Extremely limited numbers available: For all intents and purposes, Grand Salvo is the work of singer-songwriter Paddy Mann. Grand Salvo’s debut album, 1642-1727, and its follow-up, River Road, earned him rave reviews and a solid following at home and beyond for his stark, sensitive and beautiful songs.
After a spell living in Europe, Paddy returned to Australia and began work on another album he’d dreamt up while away, A set of songs that acts as a children’s storybook, the album became cursed with too many recording problems and Paddy decided to shelve it. While that project will eventually see the light of day, its plagued nature ironically became the motivation for The Temporal Wheel.
Liberated by starting from scratch and working on impulse, Paddy holed up in Tony Dupe’s (Holly Throsby, Saddleback) tiny house-cum-studio at Saddleback Mountain on the beautiful New South Wales South Coast, recording intensively over two sessions of two days.
With only a couple of songs fully formed, Paddy did much of the writing for The Temporal Wheel each morning before recording, inspired by a bare few ideas and images. These are songs for simple moments, moments that grow into revelations of transcendence.
Surrounding the core interplay between Paddy’s rich, oaken voice and his acoustic guitar, his subtle and intuitive orchestral arrangements – piano, cello, horn glockenspiel, harps and various percussion – keep the easy rolling, classic feel of his songs, but also ring with sparkling creativity.
The Temporal Wheel is an album of poignant emotional candour set in stunningly intimate atmospheres. It should go some way to establish Grand Salvo as a most rarefied thing.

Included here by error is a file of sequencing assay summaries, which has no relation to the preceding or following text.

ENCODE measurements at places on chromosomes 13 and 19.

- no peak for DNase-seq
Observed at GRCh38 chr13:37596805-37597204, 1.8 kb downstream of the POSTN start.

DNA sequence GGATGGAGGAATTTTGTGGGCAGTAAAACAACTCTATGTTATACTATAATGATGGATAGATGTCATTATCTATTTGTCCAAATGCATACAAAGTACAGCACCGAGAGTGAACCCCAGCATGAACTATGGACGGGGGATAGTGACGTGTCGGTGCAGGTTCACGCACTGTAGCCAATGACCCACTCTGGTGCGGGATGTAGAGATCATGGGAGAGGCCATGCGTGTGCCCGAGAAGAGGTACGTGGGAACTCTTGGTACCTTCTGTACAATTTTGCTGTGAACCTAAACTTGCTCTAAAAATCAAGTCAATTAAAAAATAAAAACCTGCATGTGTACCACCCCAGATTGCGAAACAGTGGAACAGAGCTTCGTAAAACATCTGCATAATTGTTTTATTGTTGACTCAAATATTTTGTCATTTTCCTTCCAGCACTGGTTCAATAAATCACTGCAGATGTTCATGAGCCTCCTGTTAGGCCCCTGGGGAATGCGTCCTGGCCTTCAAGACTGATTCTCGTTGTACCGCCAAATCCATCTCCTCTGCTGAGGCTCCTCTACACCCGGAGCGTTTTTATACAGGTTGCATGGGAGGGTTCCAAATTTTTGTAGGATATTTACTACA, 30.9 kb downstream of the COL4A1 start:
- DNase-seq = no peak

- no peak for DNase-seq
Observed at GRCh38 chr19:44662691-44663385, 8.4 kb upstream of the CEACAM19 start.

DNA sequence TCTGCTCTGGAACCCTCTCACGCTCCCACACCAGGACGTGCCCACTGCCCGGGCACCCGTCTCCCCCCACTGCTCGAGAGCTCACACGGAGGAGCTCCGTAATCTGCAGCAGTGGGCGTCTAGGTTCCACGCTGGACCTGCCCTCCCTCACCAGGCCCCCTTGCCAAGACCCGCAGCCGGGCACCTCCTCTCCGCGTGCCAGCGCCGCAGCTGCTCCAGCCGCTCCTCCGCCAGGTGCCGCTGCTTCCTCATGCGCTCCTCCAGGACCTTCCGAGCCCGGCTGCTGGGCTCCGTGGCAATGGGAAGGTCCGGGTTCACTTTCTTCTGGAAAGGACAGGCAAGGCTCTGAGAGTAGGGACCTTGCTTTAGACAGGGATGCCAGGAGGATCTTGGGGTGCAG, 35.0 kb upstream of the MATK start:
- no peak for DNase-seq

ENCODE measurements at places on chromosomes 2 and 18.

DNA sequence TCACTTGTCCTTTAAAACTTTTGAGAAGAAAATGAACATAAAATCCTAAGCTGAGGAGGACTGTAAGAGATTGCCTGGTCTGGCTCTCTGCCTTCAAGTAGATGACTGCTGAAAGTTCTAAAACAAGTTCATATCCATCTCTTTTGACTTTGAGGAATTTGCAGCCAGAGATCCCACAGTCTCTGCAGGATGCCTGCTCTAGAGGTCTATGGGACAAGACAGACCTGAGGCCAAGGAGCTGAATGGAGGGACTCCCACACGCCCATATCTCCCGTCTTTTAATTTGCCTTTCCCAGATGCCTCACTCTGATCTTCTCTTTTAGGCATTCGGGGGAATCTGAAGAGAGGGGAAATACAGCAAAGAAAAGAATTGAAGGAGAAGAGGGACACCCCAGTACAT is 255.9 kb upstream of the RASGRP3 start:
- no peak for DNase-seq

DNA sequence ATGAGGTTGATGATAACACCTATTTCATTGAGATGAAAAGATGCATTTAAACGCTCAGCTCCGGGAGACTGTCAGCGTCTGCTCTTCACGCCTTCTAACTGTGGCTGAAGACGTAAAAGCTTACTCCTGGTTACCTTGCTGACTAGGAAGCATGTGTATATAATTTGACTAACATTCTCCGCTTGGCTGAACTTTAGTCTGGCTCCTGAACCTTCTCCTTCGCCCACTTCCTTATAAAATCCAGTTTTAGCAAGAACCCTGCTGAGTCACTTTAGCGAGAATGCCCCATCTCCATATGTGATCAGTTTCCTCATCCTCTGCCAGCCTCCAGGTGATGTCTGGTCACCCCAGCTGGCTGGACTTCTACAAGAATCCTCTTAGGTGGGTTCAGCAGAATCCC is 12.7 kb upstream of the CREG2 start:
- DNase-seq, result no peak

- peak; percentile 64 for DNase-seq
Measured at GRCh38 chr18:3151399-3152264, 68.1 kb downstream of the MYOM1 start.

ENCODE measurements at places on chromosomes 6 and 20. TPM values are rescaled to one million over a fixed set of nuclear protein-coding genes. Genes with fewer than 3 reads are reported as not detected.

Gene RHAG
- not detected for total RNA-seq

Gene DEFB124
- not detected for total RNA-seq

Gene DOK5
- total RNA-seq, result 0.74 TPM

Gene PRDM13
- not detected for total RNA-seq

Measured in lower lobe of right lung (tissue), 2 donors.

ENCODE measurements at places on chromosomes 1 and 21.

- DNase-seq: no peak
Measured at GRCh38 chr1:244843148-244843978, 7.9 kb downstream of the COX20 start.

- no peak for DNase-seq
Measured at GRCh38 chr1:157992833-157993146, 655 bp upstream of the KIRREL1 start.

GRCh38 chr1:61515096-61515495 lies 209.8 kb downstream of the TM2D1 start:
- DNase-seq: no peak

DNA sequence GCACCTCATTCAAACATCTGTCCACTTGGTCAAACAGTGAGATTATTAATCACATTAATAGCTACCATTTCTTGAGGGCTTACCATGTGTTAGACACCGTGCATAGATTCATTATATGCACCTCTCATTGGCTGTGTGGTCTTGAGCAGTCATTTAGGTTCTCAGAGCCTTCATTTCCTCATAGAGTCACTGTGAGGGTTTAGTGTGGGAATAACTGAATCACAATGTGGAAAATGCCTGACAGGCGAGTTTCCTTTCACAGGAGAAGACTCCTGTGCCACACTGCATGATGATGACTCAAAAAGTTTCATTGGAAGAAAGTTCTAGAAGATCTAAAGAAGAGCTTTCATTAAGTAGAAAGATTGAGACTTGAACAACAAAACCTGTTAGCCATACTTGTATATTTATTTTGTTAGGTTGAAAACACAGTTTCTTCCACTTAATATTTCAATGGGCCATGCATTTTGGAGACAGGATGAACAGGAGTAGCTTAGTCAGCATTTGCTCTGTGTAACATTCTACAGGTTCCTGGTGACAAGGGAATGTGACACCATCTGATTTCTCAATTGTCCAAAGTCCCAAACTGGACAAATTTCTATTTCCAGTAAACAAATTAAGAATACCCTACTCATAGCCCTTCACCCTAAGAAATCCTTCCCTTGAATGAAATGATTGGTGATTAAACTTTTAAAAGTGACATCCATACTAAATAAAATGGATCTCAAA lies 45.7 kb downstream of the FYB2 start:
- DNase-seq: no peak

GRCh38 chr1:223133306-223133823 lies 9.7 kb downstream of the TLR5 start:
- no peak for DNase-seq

Age of Insects is the result of a series of visits made by Mark and Laura to Stephen’s studio in Virginia between May 2009 and January 2010.
The three improvised around common interests in analog electronics and digital manipulation, field recordings and instrumental performance practice. These recordings presented here feature only minimal editing and post-production, with a primary intent of capturing shared moments of listening and response.
The titles refer to extinct insects—the imagined hum and flutter of their calls, flight and communication.
Corridor8, a new international annual contemporary visual art and writing magazine, that started in 2009.
The ‘Borderlands’ edition, Strange Weather, extends our northern focus to the far-flung reaches of the UK from the midlands to the borders and beyond, and will feature the same mix of in-depth critical writing, profiles, art and literary writing we established in Issue 1..
Bridge Carols is the meeting of two artists with unique timeless approaches to music. Neo-Americana folk singer Laura Gibson is gifted with a soft and singular voice (not unlike the voices of Josephine Foster and Joanna Newsom) and writes songs that could date back a century or foretell a future rural life. Electronician Ethan Rose is vested in antiquated instruments and technologies – a sonic recycler who, out of the old, has been creating a new form of ambient music.